Flanagan named in case taken on grounds of religious bias
A former member of the RUC has won a case of religious discrimination and victimisation, with Sir Ronnie Flanagan named among the respondents.
The case, taken by Mr James Willis, who applied for the position of Assistant Chief Constable in 1998, went before a Fair Employment Tribunal late last month.
It found that Mr Willis, who was a chief superintendent, had been discriminated against by the arrangements used to decide on the promotion.
Sir Ronnie, who was chief constable until March this year, is named in the action, as is the Police Authority for Northern Ireland and Mr Colin Smith.
The authority preceded the Policing Board, which was formally set up last November, and Mr Smith is a member of Her Majesty's Inspectorate of Constabulary (HMIC) which performs an advisory role in certain police appointments.
The tribunal found that Mr Willis suffered discrimination on religious grounds - he is a "born-again Christian" - and victimised him following another fair employment complaint he made in 1996.
It also found that Sir Ronnie provided assessments of candidates to HMIC, in this case Mr Smith, and also to a short-listing panel and the interview panel. He also provided comment on interview performance and, according to the panel, was consulted on the proposed recommendation of the panel. The tribunal had "serious reservation" about this level of involvement from the same chief constable at various stages of the process.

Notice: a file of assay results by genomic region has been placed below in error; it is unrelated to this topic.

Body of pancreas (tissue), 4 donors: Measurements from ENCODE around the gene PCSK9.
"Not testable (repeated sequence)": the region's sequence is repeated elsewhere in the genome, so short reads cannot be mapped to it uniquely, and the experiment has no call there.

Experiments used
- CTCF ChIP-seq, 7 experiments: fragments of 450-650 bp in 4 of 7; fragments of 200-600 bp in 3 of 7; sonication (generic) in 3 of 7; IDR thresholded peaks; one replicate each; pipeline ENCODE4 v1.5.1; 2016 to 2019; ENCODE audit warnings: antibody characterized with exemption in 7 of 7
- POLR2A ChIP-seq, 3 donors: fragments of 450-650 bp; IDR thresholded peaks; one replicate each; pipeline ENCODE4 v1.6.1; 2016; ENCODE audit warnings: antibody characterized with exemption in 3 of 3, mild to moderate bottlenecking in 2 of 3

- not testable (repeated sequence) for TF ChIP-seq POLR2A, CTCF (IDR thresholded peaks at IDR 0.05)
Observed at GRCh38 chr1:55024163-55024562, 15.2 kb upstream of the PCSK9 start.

It was concerned at Sir Ronnie's involvement "in assessing the degree to which a candidate has the qualities necessary for the post, and then in commentating thereafter upon interview performance knowing that the panel will rely also upon his assessment."
The tribunal said it found the respondents to have discriminated against Mr Willis "because of the unascertainable extent to which they relied on the chief constable's assessment".
It added: "We believe that the applicant did not fit the mould desired by the chief constable in an assistant chief constable, and but for his religious beliefs and his 1996 complaint he would have fitted that mould." The tribunal added: "Our finding in relation to the chief constable is fatal to the entire exercise."
The current recruitment process to fill two assistant chief constable vacancies has been suspended by the Policing Board following the judgment. Board members are seeking legal advice before continuing.
The Equality Commission has welcomed the decision. Ms Petra Sheils, director of legal services at the commission, said it reinforced the need for employers not to treat applicants less favourably on the grounds that they had raised discrimination issues in the past.